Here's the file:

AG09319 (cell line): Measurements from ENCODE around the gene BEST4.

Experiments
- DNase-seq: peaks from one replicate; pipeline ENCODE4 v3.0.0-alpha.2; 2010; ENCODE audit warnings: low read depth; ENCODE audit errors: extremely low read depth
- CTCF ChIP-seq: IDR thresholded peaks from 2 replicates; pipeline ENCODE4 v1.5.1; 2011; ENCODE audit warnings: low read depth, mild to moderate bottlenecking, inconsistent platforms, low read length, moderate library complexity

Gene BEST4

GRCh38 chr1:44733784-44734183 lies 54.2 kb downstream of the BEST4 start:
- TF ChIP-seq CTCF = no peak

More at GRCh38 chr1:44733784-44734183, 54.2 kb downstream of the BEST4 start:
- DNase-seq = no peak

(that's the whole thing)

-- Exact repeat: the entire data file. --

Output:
AG09319 (cell line): Measurements from ENCODE around the gene BEST4.

Experiments
- DNase-seq: peaks from one replicate; pipeline ENCODE4 v3.0.0-alpha.2; 2010; ENCODE audit warnings: low read depth; ENCODE audit errors: extremely low read depth
- CTCF ChIP-seq: IDR thresholded peaks from 2 replicates; pipeline ENCODE4 v1.5.1; 2011; ENCODE audit warnings: low read depth, mild to moderate bottlenecking, inconsistent platforms, low read length, moderate library complexity

Gene BEST4

GRCh38 chr1:44733784-44734183 lies 54.2 kb downstream of the BEST4 start:
- TF ChIP-seq CTCF = no peak

More at GRCh38 chr1:44733784-44734183, 54.2 kb downstream of the BEST4 start:
- DNase-seq = no peak